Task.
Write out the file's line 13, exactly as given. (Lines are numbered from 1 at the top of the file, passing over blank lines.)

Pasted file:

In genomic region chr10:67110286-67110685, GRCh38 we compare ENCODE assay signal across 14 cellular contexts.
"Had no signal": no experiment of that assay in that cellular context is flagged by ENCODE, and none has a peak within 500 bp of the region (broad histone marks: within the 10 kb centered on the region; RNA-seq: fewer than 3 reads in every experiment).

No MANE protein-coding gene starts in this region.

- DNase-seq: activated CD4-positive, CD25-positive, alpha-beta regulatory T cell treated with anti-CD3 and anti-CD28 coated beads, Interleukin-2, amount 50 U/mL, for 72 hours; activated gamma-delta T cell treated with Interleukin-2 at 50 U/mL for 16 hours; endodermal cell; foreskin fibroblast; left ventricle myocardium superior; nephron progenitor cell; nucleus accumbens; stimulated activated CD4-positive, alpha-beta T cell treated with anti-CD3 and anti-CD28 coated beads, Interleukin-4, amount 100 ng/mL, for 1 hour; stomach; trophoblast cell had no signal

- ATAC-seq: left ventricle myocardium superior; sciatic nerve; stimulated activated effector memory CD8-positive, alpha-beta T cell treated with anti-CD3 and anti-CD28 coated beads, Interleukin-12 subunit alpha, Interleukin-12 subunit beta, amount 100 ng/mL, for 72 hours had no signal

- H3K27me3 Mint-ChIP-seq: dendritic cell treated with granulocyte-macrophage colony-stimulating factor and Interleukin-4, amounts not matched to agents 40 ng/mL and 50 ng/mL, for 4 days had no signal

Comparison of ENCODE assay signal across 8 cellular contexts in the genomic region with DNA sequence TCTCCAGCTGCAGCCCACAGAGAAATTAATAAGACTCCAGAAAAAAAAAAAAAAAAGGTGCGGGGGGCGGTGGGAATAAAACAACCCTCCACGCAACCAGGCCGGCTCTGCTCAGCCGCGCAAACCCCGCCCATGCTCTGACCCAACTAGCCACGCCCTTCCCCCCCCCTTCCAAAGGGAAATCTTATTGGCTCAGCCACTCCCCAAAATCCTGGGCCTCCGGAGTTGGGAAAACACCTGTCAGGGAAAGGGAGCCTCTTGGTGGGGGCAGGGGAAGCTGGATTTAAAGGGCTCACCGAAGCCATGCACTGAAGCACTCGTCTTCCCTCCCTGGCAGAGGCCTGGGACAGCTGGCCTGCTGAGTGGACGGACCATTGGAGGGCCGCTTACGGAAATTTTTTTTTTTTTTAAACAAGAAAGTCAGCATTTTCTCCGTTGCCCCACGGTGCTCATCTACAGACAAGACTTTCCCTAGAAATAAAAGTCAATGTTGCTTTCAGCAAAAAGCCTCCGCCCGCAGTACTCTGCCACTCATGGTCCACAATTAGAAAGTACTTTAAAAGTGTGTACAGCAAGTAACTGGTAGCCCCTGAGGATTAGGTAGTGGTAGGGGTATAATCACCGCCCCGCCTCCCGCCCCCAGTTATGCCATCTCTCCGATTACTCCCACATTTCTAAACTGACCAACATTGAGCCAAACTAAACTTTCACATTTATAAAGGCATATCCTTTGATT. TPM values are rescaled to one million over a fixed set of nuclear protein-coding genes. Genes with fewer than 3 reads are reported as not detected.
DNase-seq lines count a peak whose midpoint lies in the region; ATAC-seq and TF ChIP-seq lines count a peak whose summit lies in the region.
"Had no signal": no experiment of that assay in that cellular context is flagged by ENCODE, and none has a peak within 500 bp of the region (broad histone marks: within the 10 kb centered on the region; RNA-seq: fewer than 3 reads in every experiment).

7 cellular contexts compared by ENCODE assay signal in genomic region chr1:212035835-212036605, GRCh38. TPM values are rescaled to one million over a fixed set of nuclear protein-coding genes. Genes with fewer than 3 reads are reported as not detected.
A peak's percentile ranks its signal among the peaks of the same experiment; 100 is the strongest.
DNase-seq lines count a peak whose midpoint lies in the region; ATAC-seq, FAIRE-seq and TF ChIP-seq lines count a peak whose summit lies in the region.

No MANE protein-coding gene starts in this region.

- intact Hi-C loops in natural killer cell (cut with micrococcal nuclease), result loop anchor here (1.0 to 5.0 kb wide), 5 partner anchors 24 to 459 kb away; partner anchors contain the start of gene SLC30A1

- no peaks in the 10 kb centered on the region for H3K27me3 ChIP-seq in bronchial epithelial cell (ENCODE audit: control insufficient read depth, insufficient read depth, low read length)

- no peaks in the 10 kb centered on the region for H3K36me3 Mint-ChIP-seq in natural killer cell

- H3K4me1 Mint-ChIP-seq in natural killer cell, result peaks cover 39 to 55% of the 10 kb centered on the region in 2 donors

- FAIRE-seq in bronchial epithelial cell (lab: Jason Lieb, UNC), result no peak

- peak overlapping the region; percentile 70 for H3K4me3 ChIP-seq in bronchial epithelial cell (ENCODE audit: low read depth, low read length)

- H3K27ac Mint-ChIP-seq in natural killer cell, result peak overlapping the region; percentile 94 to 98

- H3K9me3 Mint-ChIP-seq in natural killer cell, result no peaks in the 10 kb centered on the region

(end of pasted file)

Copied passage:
No MANE protein-coding gene starts in this region.